Geological History of Jamestown, Rhode Island

Earth's First Four Billion Years
Formation of Proto North America

Many types of detailed evidence has enabled reconstruction of the development and movement of the world's land masses, as well as the evolution of life.

Continents and continental fragments have been sliding about on the earth's molten core, crashing into each other and then moving apart, for as long as there have been masses of land on the earth.

Forming the First Continents

Earth is about 4.5 billion years old. The oldest rocks are about 3.9 billion years old. Microfossils have been found in 3.5 billion year old rocks. At that time the earth's atmosphere was mostly CO2.

The development of anaerobic bacterial photosynthesis and blue-green algae lowered the level of CO2 in the atmosphere and released O2. This had a" reverse greenhouse effect" on the earth's energy balance, leading to widespread glaciation between 2.5 and 2.0 billion years ago. Oxygen levels stabilized below current level around 1.6 billion years ago, then resumed a slow rise - paving the way for new life forms dependent upon oxygen.

The initial land masses were hundreds of micro continents and island arcs. The first continental grouping is thought to have appeared about 3 billion years ago. Called Ur, it consisted of relatively small pieces of present day Africa, India, Australia and Antarctica.

By 2.5 billion years ago about 25% of the current continental crust had formed. These most ancient land masses, or shields, are shown in green on this sketch. (In their current locations, not where they formed.)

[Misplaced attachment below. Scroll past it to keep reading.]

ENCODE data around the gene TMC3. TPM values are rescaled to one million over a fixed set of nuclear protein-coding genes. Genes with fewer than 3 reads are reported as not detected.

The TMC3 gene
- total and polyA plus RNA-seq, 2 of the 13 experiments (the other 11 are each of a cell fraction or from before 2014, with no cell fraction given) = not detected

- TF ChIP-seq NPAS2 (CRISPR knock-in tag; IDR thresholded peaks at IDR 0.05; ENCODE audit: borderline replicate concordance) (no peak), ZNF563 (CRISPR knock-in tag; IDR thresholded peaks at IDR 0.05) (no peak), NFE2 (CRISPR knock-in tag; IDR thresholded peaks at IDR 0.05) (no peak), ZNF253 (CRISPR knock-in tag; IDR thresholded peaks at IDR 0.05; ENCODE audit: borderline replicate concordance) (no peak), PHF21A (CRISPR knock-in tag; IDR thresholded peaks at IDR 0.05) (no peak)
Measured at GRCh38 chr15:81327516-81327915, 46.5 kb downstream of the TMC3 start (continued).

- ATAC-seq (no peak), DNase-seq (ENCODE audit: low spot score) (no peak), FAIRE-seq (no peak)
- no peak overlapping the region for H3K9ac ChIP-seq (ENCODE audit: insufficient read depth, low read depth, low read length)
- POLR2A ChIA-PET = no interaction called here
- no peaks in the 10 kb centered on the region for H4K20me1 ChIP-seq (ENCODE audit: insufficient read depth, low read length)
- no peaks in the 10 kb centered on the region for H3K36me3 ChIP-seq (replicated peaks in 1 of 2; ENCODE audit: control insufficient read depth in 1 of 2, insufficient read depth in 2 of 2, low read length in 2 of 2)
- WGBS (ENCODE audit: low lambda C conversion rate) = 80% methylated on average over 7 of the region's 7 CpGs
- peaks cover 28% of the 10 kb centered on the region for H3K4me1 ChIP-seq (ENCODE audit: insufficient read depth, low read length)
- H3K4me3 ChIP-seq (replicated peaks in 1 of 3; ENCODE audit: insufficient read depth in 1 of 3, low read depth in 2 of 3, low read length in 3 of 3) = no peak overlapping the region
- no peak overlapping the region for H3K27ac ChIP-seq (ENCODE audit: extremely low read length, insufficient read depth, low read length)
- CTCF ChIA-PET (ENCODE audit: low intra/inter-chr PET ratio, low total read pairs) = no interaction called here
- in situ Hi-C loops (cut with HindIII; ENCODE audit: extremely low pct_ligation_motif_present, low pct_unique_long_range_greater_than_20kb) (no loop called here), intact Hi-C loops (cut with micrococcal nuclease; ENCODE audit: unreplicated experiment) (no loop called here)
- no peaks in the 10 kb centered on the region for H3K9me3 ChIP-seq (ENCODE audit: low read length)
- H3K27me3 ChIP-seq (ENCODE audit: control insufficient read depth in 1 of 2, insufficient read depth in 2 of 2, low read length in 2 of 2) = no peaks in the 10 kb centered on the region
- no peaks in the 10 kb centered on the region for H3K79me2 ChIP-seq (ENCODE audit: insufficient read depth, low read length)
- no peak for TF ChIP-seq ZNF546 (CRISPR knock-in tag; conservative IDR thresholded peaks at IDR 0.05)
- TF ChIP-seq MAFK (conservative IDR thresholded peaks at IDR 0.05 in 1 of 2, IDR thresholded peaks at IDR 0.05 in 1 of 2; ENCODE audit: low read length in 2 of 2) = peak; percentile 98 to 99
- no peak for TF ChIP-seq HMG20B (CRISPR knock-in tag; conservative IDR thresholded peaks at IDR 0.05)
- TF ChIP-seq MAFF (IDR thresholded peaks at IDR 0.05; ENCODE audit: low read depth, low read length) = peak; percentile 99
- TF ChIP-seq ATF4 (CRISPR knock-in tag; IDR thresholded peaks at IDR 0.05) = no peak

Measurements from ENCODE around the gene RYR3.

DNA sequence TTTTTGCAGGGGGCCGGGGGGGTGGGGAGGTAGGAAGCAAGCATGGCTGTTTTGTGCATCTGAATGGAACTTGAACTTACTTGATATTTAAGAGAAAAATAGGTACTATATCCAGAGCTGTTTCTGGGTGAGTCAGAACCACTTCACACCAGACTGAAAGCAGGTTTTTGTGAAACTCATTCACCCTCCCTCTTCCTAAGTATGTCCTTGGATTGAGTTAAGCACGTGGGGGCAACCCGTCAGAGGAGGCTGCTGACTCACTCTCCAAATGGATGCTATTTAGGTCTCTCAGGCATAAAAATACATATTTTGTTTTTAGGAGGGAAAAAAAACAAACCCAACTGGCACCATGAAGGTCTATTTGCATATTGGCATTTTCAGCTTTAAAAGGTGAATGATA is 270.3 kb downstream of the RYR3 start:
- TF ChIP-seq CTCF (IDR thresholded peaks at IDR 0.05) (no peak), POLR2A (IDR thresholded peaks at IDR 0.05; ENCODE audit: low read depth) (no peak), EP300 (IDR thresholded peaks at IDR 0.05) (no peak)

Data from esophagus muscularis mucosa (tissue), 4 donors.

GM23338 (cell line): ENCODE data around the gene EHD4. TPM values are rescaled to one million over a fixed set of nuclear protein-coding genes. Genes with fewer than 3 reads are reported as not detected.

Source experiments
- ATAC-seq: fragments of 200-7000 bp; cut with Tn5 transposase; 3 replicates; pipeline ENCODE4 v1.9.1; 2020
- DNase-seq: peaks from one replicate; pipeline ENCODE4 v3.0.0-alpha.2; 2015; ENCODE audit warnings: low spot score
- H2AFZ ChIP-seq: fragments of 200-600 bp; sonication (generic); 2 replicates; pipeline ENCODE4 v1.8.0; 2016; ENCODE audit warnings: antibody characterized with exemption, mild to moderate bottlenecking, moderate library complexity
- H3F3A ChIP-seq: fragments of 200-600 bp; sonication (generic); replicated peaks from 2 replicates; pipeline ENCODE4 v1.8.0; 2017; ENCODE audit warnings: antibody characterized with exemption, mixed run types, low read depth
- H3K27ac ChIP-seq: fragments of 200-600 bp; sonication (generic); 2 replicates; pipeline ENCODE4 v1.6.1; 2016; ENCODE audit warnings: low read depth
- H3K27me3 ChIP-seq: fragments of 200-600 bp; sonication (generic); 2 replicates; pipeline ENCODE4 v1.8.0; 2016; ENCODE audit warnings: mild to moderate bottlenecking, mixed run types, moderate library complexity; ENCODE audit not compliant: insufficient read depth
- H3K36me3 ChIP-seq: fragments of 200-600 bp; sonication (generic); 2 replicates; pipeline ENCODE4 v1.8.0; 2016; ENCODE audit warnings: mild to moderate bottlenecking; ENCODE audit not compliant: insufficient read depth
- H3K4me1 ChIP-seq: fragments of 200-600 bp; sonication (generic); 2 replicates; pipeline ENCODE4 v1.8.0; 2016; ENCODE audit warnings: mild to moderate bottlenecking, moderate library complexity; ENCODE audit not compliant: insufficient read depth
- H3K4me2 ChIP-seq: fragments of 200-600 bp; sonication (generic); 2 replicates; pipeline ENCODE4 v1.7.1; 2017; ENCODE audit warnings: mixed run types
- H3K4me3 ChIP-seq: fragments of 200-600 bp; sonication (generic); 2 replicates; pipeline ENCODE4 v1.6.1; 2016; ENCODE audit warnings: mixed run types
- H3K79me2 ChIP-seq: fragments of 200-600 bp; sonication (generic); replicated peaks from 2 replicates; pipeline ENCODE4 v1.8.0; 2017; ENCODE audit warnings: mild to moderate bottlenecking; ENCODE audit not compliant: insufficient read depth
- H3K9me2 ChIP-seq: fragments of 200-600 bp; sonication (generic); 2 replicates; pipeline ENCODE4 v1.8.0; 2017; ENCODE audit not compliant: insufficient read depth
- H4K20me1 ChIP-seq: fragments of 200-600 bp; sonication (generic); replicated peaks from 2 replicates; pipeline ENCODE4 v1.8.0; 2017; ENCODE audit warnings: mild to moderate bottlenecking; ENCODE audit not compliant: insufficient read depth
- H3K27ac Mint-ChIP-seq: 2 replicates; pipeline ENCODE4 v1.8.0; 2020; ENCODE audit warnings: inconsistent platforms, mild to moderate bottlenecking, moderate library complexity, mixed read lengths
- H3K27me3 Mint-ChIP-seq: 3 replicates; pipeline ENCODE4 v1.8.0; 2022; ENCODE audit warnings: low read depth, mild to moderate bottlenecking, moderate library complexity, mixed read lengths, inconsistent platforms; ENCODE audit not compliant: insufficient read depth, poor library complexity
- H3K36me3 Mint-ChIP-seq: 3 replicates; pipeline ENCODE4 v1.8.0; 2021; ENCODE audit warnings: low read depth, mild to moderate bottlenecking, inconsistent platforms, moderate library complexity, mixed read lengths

These lands moved continuously as ocean beds formed and spread. When larger bodies of land impacted with smaller bits, they were added to their margins. Collisions with larger land masses raised mountains and unleashed flows of magma which welded the colliding pieces together.

The early continent Artica (North America and Siberia) emerged about 2.5 billion years ago.

Around 2 billion years ago, Atlantica formed.  It consisted of parts of eastern South America and Western Africa. And, about the same time, Baltica (northern Europe) formed.

Approximately 1.9 billion years ago, Artica and Baltica collided, raising mountains on both continents. By about 1.5 billion years ago, 80% of the earth's continental crust had been formed.

Forming Proto North America (Laurentia)

The core of "Proto North America" was built by agglomeration of many relatively small land masses between 2.5 and 1.5 billion years ago. This agglomeration is known as Laurentia.

Laurentia was made up of six former microcontinents. Named "provinces", they are Slave, Nain, Superior, Wyoming, Hearne and Rae.

The oldest known rocks on earth have been found in the western part of the Slave Province, in Alberta, Canada. They are more than 4 billion years old.

Compare the purple areas of this sketch with the green areas in the sketch above.

Sediment built up along the continental margin of Laurentia. Between 1.3 to 1.0 billion years ago collisions with multiple continents thrust large amounts of that sediment onto the eastern seaboard of Laurentia, creating an enormous chain of extraordinarily high mountains that we now call the Grenvilles.  

The Grenvilles (colored red in the map above) formed in several stages as the result of multiple continental collisions. The initial collision occured around 1.3 or 1.2 billion years ago. Others followed over the next 200 to 300 million years; ending around 1.0 billion years ago.  

The Grenville mountains stretched from northern Mexico, through Texas, through the U.S. midwest and eastward to the eastern edge of Pennsylvania, into southeastern Ontario, Quebec, Labrador, and continued into southern Sweden. Grenville rocks are usually sedimentary rock with igneous intrusions that have been folded and metamorphosed.